The AMF publishes a summary of its SPOT inspections on the theme of best execution in asset management companies
After a series of short thematic inspections concerning best selection and best execution obligations, the AMF is asking asset management companies to improve their arrangements in this area, and in particular to specify their policy and the procedures which govern best execution and how quality of execution is monitored, and to strength their internal control systems.
Since November 2007, in accordance with the Markets in Financial Instruments Directive (MiFID), investment firms have had an obligation to comply with "best execution" rules, whether for discretionary portfolio management for reception and transmission of orders services. The revision of MiFID strengthened these obligations. The regulations provide for similar measures in the case of collective investment management. Asset management companies are therefore required to take all measures to obtain the best possible result at order execution, given the market price, cost, speed, likelihood of execution and settlement, size and nature of the order.
To examine practices, the AMF selected five companies representative of the diversity of the asset management industry in terms of activity (UCITS, alternative investment funds, discretionary portfolio management) and order placing framework.
For each of them, the AMF focused on:
- completeness of the best execution and best selection policy and procedures;
- criteria and due diligence for selection of brokers and trading venues;
- procedures for monitoring best execution and best selection and for assessing brokers, as well as policy review criteria;
- client information obligations;
- the control system.
In its summary document, the AMF notes the good and poor practices observed for the period from July 2018 to July 2021. Although the inspected asset management companies have indeed put in place their in-house best execution policy and procedures, these are insufficiently precise on the following points:
- factors taken into account in the choice of execution and their respective importance;
- possible execution venues;
- criteria for the selection of brokers and, as the case may be, of external providers to which selection of brokers or order execution may be outsourced, and the methodology used to assess those brokers and service providers.
Regarding the procedures for monitoring best execution and best selection, the four AMCs in the sample group that use brokers have established a half-yearly committee in charge of monitoring the quality of the services provided, and have determined a set of qualitative assessment criteria based on which they state their opinion periodically. Four of the five asset management companies in the sample group have quantitative measures enabling them to perform an ex-post check on the quality of execution of orders executed by themselves or by brokers. But how such data may be used to assess the quality of execution is, unclear and covered by only little or no in-house formal presentation and documenting. Only one of the companies in the sample group has determined and used an alert threshold and a methodology to detect any outliers, but without substantiation of the nature and level of this threshold, which has proved ineffective given the volume of alerts generated.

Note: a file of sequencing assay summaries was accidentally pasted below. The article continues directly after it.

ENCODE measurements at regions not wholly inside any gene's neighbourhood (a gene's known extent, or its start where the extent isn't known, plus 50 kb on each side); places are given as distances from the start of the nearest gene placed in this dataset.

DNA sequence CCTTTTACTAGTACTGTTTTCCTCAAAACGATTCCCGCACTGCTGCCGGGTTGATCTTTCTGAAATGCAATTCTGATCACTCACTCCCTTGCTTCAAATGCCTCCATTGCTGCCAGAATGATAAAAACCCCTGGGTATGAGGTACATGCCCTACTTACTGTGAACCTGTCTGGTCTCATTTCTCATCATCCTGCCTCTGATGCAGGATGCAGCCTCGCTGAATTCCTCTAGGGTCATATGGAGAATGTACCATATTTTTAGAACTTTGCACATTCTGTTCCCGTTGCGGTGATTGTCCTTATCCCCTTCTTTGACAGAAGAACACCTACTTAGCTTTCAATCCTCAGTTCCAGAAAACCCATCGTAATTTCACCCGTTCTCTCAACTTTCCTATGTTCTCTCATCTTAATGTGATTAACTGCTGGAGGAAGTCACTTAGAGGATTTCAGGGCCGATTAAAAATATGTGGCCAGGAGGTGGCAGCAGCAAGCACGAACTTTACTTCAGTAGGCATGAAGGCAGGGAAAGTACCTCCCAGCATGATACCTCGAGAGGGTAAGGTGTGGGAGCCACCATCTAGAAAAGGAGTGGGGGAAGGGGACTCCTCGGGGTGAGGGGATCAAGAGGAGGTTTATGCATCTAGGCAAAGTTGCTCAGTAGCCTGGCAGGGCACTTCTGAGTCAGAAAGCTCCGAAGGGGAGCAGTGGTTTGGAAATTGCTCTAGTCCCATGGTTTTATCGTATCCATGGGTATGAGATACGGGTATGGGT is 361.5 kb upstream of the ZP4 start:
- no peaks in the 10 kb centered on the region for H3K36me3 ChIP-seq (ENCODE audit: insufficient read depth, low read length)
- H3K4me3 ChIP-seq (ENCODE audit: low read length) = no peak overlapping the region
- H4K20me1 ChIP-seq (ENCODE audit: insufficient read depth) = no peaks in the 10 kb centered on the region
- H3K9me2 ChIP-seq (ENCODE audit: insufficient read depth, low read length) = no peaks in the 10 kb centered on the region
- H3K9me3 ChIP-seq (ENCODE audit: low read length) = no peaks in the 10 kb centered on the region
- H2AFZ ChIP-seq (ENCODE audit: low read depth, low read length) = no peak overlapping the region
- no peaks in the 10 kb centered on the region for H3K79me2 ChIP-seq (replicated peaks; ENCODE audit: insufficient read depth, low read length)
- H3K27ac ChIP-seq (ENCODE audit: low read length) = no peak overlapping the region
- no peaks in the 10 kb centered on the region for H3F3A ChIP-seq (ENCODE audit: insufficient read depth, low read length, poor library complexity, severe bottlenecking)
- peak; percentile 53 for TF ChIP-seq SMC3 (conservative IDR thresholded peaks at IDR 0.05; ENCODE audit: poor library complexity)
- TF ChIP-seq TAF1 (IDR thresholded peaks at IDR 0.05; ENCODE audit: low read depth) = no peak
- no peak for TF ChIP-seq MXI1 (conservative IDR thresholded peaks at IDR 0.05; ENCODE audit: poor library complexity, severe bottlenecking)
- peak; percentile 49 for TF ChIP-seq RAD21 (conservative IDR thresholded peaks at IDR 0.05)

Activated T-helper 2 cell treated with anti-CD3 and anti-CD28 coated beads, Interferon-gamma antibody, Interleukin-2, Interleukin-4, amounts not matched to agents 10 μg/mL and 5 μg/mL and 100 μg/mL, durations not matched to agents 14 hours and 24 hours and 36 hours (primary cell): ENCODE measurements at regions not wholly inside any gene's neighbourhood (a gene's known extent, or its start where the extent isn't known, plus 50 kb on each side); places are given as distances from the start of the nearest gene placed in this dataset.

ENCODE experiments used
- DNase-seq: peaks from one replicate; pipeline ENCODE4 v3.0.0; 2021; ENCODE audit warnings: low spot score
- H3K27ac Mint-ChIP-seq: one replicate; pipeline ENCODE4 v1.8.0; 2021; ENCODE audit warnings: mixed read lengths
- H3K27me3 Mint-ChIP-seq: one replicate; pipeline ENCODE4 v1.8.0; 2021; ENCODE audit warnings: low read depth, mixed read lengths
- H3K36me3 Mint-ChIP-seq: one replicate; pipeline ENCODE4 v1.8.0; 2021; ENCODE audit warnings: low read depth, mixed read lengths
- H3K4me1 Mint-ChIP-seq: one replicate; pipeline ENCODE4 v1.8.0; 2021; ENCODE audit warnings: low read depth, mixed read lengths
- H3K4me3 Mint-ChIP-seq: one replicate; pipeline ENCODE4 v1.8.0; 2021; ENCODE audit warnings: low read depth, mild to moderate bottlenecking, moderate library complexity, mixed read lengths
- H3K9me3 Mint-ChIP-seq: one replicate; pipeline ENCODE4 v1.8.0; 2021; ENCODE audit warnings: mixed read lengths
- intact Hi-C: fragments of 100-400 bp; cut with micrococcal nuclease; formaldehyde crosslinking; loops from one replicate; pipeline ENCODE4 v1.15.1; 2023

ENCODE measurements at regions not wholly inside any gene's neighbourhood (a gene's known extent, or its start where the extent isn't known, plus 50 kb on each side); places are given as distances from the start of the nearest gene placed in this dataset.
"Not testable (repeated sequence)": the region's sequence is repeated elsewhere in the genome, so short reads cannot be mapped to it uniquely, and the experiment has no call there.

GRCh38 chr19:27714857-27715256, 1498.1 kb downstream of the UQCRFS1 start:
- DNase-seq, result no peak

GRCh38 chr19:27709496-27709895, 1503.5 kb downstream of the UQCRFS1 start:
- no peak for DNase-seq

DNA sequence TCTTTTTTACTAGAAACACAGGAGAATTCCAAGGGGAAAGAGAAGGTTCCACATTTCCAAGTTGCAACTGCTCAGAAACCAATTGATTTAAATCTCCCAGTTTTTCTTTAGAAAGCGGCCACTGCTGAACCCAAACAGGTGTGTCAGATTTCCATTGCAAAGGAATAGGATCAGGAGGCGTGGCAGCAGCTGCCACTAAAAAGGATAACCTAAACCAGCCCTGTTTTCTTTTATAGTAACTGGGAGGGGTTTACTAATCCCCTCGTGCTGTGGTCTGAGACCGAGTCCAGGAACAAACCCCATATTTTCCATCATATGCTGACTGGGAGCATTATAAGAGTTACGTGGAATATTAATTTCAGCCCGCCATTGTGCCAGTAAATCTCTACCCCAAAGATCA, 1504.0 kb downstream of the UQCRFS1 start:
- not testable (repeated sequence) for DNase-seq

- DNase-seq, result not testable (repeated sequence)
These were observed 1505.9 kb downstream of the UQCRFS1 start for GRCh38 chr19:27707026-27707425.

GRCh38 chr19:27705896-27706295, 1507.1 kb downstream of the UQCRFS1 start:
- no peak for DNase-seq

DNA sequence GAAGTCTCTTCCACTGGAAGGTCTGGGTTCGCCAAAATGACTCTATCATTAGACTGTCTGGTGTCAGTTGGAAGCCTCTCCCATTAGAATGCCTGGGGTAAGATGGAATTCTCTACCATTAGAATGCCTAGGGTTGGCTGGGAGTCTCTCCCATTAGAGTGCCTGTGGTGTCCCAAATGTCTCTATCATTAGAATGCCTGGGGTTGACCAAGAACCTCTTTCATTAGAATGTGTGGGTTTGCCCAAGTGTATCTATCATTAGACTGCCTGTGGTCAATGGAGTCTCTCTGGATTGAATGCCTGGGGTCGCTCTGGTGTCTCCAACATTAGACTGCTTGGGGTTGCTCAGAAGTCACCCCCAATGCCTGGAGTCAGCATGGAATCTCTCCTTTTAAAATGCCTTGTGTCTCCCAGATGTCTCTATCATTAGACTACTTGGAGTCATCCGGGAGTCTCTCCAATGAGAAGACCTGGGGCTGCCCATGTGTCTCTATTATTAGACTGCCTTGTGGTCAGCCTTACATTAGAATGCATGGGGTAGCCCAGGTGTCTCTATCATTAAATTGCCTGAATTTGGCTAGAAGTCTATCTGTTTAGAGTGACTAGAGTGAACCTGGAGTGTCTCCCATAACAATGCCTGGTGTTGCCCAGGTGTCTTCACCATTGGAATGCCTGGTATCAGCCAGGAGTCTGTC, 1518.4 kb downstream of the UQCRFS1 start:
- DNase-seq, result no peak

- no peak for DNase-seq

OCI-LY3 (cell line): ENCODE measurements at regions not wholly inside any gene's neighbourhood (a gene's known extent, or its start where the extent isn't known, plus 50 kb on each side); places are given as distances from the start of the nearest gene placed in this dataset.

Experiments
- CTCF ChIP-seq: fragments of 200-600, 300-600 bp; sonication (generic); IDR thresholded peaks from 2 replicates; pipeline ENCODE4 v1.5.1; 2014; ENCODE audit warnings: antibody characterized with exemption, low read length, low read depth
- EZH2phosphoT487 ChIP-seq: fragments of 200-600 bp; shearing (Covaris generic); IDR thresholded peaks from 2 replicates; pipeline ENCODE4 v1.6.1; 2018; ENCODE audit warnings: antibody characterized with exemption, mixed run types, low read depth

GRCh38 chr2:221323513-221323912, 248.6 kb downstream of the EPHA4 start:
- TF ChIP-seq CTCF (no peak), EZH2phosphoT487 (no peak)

With regard to client information, the inspected entities chose their website as the channel for publication of their best execution policy, but this publication is limited merely to the principles.
Regarding the control system, the AMF noted shortcomings with respect to analysis of the suitability and completeness of the best execution policies, and of their implementation. Over the period investigated, for example, internal control did not make sure that due diligence for assessing the quality of order execution by asset management companies or their brokers was effectively carried out, apart from merely holding regular committee meetings.
The AMF therefore calls on asset management companies to strengthen their in-house best selection/execution policy and procedures, and to reinforce and define more formally their arrangements for monitoring the quality of order execution.
About the AMF
The AMF is an independent public authority responsible for ensuring that savings invested in financial products are protected and that investors are provided with adequate information. The AMF also supervises the orderly operations of markets. Visit our website https://www.amf-france.org
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Head of publications: The Executive Director of AMF Communication Directorate. Contact: Communication Directorate – Autorité des marches financiers 17 place de la Bourse – 75082 Paris cedex 02